June 5, 1760|
|Died||August 15, 1852(aged 92)|
Johan Gadolin (5 June 1760 – 15 August 1852) was a Finnish chemist, physicist and mineralogist. Gadolin discovered the chemical element yttrium. He is also considered the founder of Finnish chemistry research, as the second holder of the Chair of Chemistry at the Royal Academy of Turku.
Johan Gadolin was born in Turku, Finland (then a part of Sweden), as the son of Jakob Gadolin. He began to study mathematics at the Royal Academy of Turku when he was fifteen. Soon he found mathematics too laborious and changed his major to chemistry. In 1779 Gadolin moved to Uppsala University where he was taught by Torbern Bergman.
In 1790, he was elected a member of the Royal Swedish Academy of Sciences.
Gadolin became famous when he discovered the first rare earth element. In 1792 Gadolin received a sample of black, heavy mineral found in a quarry in the Swedish village Ytterby near Stockholm. By careful experiments, he isolated a rare earth oxide which was later named yttria. He also isolated in the same study yttrium trihydroxide. Yttria, or yttrium oxide, was the first known rare earth metal compound — at that time, it was regarded as an element. The work was published in 1794.
In an earlier paper in 1788 Gadolin showed that the same element can show several oxidation states, in his case Sn(II) and Sn(IV) 'by combining itself with larger or smaller amounts of the calcinating substance'. He vividly described the disproportionation reaction:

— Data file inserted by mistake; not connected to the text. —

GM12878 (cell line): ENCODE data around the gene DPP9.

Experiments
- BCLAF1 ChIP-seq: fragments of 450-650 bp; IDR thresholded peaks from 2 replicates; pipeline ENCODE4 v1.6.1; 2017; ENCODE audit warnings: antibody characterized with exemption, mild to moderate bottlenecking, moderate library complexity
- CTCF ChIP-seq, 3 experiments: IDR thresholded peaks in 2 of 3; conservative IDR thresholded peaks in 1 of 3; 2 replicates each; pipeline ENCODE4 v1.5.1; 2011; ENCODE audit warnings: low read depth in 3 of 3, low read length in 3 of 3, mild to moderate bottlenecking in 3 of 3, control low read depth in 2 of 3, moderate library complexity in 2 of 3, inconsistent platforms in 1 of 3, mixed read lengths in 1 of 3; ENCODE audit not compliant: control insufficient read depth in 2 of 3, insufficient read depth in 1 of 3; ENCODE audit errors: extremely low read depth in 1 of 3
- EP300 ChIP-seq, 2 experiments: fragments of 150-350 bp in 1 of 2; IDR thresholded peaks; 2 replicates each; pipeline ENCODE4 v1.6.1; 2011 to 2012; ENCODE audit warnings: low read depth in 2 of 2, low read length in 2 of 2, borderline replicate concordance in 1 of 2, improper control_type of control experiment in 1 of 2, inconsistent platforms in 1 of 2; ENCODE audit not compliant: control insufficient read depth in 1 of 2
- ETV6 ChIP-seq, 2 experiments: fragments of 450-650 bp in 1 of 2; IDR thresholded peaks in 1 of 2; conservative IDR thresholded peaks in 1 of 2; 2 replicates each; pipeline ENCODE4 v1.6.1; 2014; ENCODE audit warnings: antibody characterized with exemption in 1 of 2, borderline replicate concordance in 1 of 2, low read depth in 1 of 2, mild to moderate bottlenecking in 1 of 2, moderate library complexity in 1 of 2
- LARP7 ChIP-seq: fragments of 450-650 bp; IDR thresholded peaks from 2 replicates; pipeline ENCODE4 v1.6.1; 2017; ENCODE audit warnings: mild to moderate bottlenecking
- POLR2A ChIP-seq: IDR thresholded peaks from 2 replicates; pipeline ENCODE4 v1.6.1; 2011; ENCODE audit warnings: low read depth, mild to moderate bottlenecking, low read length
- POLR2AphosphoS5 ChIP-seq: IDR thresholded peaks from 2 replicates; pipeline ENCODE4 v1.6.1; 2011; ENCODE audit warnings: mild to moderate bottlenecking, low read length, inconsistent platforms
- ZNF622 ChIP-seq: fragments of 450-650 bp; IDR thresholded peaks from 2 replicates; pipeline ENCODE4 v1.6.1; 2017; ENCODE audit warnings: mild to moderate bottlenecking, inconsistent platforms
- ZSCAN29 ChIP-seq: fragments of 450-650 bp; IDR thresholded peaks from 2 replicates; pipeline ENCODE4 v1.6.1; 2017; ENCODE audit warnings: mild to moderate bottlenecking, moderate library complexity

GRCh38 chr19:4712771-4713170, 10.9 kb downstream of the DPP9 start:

- 2 Sn(II) Sn(0) + Sn(IV).
One of his latest studies was the chemical analysis of the Chinese alloy pak tong (alpacca, German silver) in 1810 and 1827.
Gadolin became the professor of chemistry at the Royal Academy of Turku in 1797. He was one of the first chemists who gave laboratory exercises to students. He even allowed the students to use his private laboratory. Gadolin wrote the first anti-phlogiston chemistry textbook in the Nordic countries.
Gadolin is also famous for publishing one of the earliest examples of counter-current condensers, today usually referred to as Liebig condensers.
- Dean, P B; Dean, K I (August 1996). "Sir Johan Gadolin of Turku: the grandfather of gadolinium.". Academic Radiology 3 (Suppl 2): S165–9. doi:10.1016/S1076-6332(96)80523-X. PMID 8796552.
- Weeks, Mary Elvira (1932). "The discovery of the elements: XVI. The rare earth elements". Journal of Chemical Education 9 (10): 1751–1773. Bibcode:1932JChEd...9.1751W. doi:10.1021/ed009p1751.
- Sella, Andrea (2009). "Gadolin's Condenser". Chemistry World 6 (10): 81–81.